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The Role of Agriculture in Development

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Abstract

A longstanding question in economics is why some countries are so much richer than others. Today, for example, income per capita in the world's richest countries is roughly thirty-five times greater than it is in the world's poorest countries. Recent work (e.g., Robert E. Lucas 2001, and Rachel Ngai 1999) argues that the proximate cause of this disparity is that today's poor countries began the process of industrialization much later and that this process is slow. In this paper we argue that a model of structural transformation provides a useful theory of both why industrialization occurs at different dates, and why it proceeds slowly. A key implication of this model is that growth in agricultural productivity is central to development, a message that also appears prominently in the traditional development literature. (See, e.g., Peter Timmer (1986)).

Suggested Citation

  • Douglas Gollin & Stephen Parente & Richard Rogerson, 2002. "The Role of Agriculture in Development," Department of Economics Working Papers 2002-09, Department of Economics, Williams College.
  • Handle: RePEc:wil:wileco:2002-09
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    References listed on IDEAS

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    1. Ngai, L. Rachel, 2004. "Barriers and the transition to modern growth," Journal of Monetary Economics, Elsevier, vol. 51(7), pages 1353-1383, October.
    2. Galor, Oded, 2006. "The Demographic Transition," MPRA Paper 76646, University Library of Munich, Germany.
    3. V. V. Chari & Patrick J. Kehoe & Ellen R. McGrattan, 1996. "The Poverty of Nations: A Quantitative Exploration," NBER Working Papers 5414, National Bureau of Economic Research, Inc.
    4. Piyabha Kongsamut & Sergio Rebelo & Danyang Xie, 2001. "Beyond Balanced Growth," Review of Economic Studies, Oxford University Press, vol. 68(4), pages 869-882.
    5. repec:hoo:wpaper:e-92-3 is not listed on IDEAS
    6. Robert E. Lucas, 2000. "Some Macroeconomics for the 21st Century," Journal of Economic Perspectives, American Economic Association, vol. 14(1), pages 159-168, Winter.
    7. David N. Weil & Oded Galor, 2000. "Population, Technology, and Growth: From Malthusian Stagnation to the Demographic Transition and Beyond," American Economic Review, American Economic Association, vol. 90(4), pages 806-828, September.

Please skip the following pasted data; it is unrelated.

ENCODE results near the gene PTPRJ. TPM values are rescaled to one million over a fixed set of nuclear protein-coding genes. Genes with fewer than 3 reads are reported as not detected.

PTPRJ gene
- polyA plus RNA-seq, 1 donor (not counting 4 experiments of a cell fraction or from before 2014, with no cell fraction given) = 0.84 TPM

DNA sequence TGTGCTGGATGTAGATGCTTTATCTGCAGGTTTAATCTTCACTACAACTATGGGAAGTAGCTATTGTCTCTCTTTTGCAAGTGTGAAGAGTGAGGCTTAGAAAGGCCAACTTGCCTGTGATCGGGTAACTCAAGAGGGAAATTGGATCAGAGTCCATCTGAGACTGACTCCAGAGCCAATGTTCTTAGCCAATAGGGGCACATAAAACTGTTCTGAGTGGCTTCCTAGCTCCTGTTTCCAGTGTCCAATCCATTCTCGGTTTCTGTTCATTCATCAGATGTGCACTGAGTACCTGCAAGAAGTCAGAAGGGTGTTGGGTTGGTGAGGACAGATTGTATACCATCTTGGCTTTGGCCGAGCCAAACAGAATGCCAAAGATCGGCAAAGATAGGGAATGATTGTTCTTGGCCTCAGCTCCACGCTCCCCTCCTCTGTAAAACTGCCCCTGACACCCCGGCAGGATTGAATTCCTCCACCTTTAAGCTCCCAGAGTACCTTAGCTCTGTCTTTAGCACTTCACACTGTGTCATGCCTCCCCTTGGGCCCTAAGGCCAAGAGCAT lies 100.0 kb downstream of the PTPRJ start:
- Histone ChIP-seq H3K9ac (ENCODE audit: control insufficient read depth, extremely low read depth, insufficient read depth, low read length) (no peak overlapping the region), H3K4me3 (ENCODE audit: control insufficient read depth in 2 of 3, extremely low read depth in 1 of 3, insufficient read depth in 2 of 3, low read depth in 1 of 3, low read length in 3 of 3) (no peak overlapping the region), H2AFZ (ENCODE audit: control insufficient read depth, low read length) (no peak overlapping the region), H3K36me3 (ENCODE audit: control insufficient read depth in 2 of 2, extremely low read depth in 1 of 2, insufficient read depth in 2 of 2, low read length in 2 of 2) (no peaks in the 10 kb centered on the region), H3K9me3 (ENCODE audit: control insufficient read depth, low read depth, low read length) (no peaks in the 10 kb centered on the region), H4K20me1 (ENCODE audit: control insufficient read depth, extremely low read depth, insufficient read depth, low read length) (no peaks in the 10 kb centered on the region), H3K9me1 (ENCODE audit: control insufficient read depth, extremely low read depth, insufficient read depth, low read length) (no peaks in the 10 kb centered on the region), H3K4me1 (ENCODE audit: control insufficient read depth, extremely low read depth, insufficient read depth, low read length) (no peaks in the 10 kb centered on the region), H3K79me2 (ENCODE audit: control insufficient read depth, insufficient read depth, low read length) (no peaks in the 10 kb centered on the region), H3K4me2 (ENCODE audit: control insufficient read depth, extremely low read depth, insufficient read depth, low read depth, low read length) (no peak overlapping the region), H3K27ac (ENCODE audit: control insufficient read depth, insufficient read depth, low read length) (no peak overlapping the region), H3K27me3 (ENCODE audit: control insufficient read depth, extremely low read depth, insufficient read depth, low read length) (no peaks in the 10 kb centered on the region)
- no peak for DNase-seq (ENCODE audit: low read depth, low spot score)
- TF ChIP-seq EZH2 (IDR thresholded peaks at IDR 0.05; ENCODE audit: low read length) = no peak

8. Goodfriend, Marvin & McDermott, John, 1995. "Early Development," American Economic Review, American Economic Association, vol. 85(1), pages 116-133, March.
    9. Gary D. Hansen & Edward C. Prescott, 2002. "Malthus to Solow," American Economic Review, American Economic Association, vol. 92(4), pages 1205-1217, September.
    10. Matsuyama, Kiminori, 1992. "Agricultural productivity, comparative advantage, and economic growth," Journal of Economic Theory, Elsevier, vol. 58(2), pages 317-334, December.
    11. Parente, Stephen L & Prescott, Edward C, 1994. "Barriers to Technology Adoption and Development," Journal of Political Economy, University of Chicago Press, vol. 102(2), pages 298-321, April.
    12. John Laitner, 2000. "Structural Change and Economic Growth," Review of Economic Studies, Oxford University Press, vol. 67(3), pages 545-561.
    13. Echevarria, Cristina, 1997. "Changes in Sectoral Composition Associated with Economic Growth," International Economic Review, Department of Economics, University of Pennsylvania and Osaka University Institute of Social and Economic Research Association, vol. 38(2), pages 431-452, May.
    14. Peter Timmer, C., 1988. "The agricultural transformation," Handbook of Development Economics,in: Hollis Chenery & T.N. Srinivasan (ed.), Handbook of Development Economics, edition 1, volume 1, chapter 8, pages 275-331 Elsevier.
    15. Stephen L. Parente & Richard Rogerson & Randall Wright, 2000. "Homework in Development Economics: Household Production and the Wealth of Nations," Journal of Political Economy, University of Chicago Press, vol. 108(4), pages 680-687, August.
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    JEL classification:

    • O0 - Economic Development, Innovation, Technological Change, and Growth - - General
    • O3 - Economic Development, Innovation, Technological Change, and Growth - - Innovation; Research and Development; Technological Change; Intellectual Property Rights
    • Q1 - Agricultural and Natural Resource Economics; Environmental and Ecological Economics - - Agriculture
    • O4 - Economic Development, Innovation, Technological Change, and Growth - - Economic Growth and Aggregate Productivity

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